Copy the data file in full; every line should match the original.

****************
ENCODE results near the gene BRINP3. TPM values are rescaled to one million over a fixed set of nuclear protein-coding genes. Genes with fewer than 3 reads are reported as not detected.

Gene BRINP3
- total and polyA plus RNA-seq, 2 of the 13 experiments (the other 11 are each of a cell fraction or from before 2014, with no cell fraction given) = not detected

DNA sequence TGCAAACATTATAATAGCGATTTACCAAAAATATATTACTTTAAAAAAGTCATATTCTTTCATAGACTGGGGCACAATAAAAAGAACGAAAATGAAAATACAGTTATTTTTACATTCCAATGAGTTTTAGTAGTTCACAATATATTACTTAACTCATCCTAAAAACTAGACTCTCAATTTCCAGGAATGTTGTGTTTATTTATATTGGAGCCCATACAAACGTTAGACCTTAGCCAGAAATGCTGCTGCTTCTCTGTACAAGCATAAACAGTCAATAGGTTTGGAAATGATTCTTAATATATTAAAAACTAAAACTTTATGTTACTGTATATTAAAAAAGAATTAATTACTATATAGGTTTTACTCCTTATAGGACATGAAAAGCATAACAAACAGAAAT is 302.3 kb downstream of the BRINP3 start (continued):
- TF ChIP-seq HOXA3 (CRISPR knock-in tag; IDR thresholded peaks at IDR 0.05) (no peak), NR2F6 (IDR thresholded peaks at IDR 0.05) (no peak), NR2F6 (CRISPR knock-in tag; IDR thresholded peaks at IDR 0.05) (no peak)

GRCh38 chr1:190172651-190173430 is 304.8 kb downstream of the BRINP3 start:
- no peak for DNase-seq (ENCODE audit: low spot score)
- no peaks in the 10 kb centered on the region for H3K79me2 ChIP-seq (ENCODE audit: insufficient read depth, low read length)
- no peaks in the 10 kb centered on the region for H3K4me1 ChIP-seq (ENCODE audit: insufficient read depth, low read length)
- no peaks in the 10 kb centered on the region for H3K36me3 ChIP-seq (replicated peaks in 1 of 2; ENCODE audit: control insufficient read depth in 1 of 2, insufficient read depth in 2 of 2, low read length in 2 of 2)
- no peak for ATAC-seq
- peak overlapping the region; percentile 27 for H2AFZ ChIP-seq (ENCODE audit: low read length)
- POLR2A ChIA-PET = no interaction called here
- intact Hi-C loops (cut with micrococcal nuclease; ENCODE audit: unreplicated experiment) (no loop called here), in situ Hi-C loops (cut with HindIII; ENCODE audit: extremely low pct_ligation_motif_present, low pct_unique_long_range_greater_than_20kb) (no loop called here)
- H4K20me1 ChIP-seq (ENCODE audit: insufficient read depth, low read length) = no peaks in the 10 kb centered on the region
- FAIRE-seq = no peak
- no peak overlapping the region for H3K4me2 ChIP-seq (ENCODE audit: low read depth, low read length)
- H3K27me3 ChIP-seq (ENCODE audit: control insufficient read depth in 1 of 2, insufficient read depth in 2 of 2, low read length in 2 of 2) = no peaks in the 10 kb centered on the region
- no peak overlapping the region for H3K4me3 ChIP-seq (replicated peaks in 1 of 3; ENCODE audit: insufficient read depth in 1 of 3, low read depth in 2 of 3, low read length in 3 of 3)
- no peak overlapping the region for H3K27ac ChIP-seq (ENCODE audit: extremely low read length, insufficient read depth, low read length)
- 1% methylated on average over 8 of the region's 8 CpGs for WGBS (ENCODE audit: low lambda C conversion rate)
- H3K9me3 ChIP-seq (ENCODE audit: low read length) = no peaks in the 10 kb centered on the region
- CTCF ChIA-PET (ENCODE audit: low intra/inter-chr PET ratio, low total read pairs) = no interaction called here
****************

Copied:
ENCODE results near the gene BRINP3. TPM values are rescaled to one million over a fixed set of nuclear protein-coding genes. Genes with fewer than 3 reads are reported as not detected.

Gene BRINP3
- total and polyA plus RNA-seq, 2 of the 13 experiments (the other 11 are each of a cell fraction or from before 2014, with no cell fraction given) = not detected

DNA sequence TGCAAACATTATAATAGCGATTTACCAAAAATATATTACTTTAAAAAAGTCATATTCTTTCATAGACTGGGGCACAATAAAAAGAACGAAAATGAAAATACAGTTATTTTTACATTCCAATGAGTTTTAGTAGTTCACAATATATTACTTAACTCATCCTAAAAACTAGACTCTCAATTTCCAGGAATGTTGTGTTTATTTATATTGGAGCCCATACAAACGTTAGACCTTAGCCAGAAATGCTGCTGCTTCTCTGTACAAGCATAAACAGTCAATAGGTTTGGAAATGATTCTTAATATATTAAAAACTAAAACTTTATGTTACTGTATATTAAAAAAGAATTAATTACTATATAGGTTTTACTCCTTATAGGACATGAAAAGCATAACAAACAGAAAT is 302.3 kb downstream of the BRINP3 start (continued):
- TF ChIP-seq HOXA3 (CRISPR knock-in tag; IDR thresholded peaks at IDR 0.05) (no peak), NR2F6 (IDR thresholded peaks at IDR 0.05) (no peak), NR2F6 (CRISPR knock-in tag; IDR thresholded peaks at IDR 0.05) (no peak)

GRCh38 chr1:190172651-190173430 is 304.8 kb downstream of the BRINP3 start:
- no peak for DNase-seq (ENCODE audit: low spot score)
- no peaks in the 10 kb centered on the region for H3K79me2 ChIP-seq (ENCODE audit: insufficient read depth, low read length)
- no peaks in the 10 kb centered on the region for H3K4me1 ChIP-seq (ENCODE audit: insufficient read depth, low read length)
- no peaks in the 10 kb centered on the region for H3K36me3 ChIP-seq (replicated peaks in 1 of 2; ENCODE audit: control insufficient read depth in 1 of 2, insufficient read depth in 2 of 2, low read length in 2 of 2)
- no peak for ATAC-seq
- peak overlapping the region; percentile 27 for H2AFZ ChIP-seq (ENCODE audit: low read length)
- POLR2A ChIA-PET = no interaction called here
- intact Hi-C loops (cut with micrococcal nuclease; ENCODE audit: unreplicated experiment) (no loop called here), in situ Hi-C loops (cut with HindIII; ENCODE audit: extremely low pct_ligation_motif_present, low pct_unique_long_range_greater_than_20kb) (no loop called here)
- H4K20me1 ChIP-seq (ENCODE audit: insufficient read depth, low read length) = no peaks in the 10 kb centered on the region
- FAIRE-seq = no peak
- no peak overlapping the region for H3K4me2 ChIP-seq (ENCODE audit: low read depth, low read length)
- H3K27me3 ChIP-seq (ENCODE audit: control insufficient read depth in 1 of 2, insufficient read depth in 2 of 2, low read length in 2 of 2) = no peaks in the 10 kb centered on the region
- no peak overlapping the region for H3K4me3 ChIP-seq (replicated peaks in 1 of 3; ENCODE audit: insufficient read depth in 1 of 3, low read depth in 2 of 3, low read length in 3 of 3)
- no peak overlapping the region for H3K27ac ChIP-seq (ENCODE audit: extremely low read length, insufficient read depth, low read length)
- 1% methylated on average over 8 of the region's 8 CpGs for WGBS (ENCODE audit: low lambda C conversion rate)
- H3K9me3 ChIP-seq (ENCODE audit: low read length) = no peaks in the 10 kb centered on the region
- CTCF ChIA-PET (ENCODE audit: low intra/inter-chr PET ratio, low total read pairs) = no interaction called here